Tuesday, January 8, 2013

The Thrill Of Finding Good Birds Close to Home

 I decided to stay in town to look for birds on Sunday. I started out in Meshomasic State Forest. I had a difficult time finding any birds there. It was so quiet that the cold air entering my nose made a whistling sound like the song of a distant bird. Interestingly, it sounded exactly like the first half of an Eastern Wood-Pewee call.  there's no way a pewee would be around this time of year so I knew that my ears(and my nose) were playing tricks on me.
The only birds I found in the forest were some of the more common woodpeckers and woodland birds but every one counts in January.
After checking some power lines where I was able to add Field Sparrow and Golden-crowned Kinglet to the list I moved on to Wangunk Meadows. The fields looked cold and barren compared to what I see in the summer but I found several interesting species in the area. If you look out at that mound in the middle of the field you can see one of two Northern Harriers that were present. What you can't see in this photo is the flock of American Pipits which would take flight every so often and resettle to different areas.
After spotting the harriers I saw a smaller bird of prey streak across the field. It looked falconish so I searched the area carefully to relocate it. I was rewarded by finding a Merlin perched on a dead tree near the river. If I was at a premier birding spot like Hammonasset then finding Northern Harriers, a Merlin, and American Pipits would just be a typical day. Finding birds like that right in town is much more of a thrill.
Later that morning in parts unknown I saw a Bald Eagle sitting on a nest. This photo was taken from a great distance so the eagle was not at all disturbed. It's great to see the Bald Eagles doing so well in Connecticut. When I first started birding they weren't nearly as common to see. As for this one-it's number 48 on the list.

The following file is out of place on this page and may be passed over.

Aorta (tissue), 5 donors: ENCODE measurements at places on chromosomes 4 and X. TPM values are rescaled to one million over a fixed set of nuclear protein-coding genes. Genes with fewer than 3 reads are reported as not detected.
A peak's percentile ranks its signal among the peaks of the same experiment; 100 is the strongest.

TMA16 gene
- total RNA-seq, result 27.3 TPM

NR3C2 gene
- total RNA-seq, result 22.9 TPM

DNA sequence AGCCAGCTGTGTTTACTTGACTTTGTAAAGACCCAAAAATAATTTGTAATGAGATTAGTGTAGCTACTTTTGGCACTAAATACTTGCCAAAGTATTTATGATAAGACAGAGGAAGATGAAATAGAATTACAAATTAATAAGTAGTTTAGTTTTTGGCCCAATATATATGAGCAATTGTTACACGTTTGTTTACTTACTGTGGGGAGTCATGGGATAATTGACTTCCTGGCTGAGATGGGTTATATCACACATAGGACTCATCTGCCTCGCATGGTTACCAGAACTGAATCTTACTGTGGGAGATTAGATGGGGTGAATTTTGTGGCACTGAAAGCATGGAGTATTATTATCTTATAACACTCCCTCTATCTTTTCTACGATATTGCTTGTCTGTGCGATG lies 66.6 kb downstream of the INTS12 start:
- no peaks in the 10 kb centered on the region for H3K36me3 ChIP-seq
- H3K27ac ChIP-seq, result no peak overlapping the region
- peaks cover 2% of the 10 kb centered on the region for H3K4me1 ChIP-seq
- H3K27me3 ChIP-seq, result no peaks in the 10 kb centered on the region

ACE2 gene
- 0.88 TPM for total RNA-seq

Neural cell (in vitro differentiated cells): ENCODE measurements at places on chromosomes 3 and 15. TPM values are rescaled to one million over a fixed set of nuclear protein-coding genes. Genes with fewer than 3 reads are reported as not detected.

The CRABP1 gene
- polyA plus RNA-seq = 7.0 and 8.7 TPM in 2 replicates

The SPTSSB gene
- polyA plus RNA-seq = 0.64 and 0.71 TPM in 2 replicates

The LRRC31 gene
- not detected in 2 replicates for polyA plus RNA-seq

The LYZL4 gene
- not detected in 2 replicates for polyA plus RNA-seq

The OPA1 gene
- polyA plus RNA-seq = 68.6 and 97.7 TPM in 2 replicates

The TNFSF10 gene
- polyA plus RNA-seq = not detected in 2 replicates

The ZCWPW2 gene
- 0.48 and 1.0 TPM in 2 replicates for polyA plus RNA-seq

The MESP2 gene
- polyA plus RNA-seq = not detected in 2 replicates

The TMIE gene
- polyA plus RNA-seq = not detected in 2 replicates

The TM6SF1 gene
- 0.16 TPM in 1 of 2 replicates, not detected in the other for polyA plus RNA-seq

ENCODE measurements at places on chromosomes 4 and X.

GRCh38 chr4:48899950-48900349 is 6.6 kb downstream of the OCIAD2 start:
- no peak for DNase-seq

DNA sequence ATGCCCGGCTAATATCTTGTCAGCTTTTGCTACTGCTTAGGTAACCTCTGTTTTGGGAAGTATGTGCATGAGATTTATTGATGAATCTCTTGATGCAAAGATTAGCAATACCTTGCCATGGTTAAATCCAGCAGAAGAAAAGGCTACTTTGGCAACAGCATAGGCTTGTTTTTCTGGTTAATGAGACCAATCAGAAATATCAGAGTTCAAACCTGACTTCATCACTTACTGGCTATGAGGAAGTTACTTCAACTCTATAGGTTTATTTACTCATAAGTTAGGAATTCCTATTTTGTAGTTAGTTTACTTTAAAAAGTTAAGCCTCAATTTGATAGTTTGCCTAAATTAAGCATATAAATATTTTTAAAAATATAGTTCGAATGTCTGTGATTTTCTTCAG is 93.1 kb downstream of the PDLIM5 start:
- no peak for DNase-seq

I'm at 54 species so far but I'm hopeful that I'll be able to increase that number quite a bit this coming weekend if the weather holds up.


troutbirder said...

It still fun to be out birding winter or not. We will be going "up north" to visit the Sax Zim bog. Its an irruption year and so far in my southeast Mn backyard there have been flock of pine siskins, repolls and even a few crossbills.

peregrine said...

I'm a CT birded -- I've been enjoying your blog for some time, but this is my first comment. I agree that "patch birding" is very rewarding. It's a thrill to get to know your own "patch" AND its avian denizens. There certainly is a thrill to spotting rare or special or just plain beautiful birds in your own town or yard. I've written about it alot on my own blog, too.
And I appreciate your not revealing the location of the eagle nest. It's enough to know that it exists!

peregrine said...

That is, I'm a CT birder, not a "birded"! :-)

Larry said...

troutbirder-There's something about that name-Sax Zim Bog that gets my attention (as well as the birds there),I would like to visit it some day.

Quodlibet-Thanks for your thoughtful comment.I took a look at your blog and see you cover more than just birds so I added you to my Connecticut blogs list.I'd like to find some of the articles dealing with the topic you mentioned when I have a chance.

Kathie Brown said...

Nice job! Love the Merlin. That's quite a find. It sound so cold though!

Jen Sanford said...

Wow, sweet shot of the Merlin! I've never actually seen one in good light like that. As for the eagle nest- I feel like they are everywhere here and never heard of one being disturbed- is that a problem out there? I usually hear that sort of thing more with owl nests.

Larry said...

kathie-thanks-I'm not going to get numbers like you're getting out your way but I added quite a few since the time I wrote this post. I'll update soon.

Jen-I've received a couple of anonymous e-mails in the past informing me that there is a law that you're supposed to stay a certain distance away from their nests here in Connecticut. I've always tired not to disturb any birds that are nesting.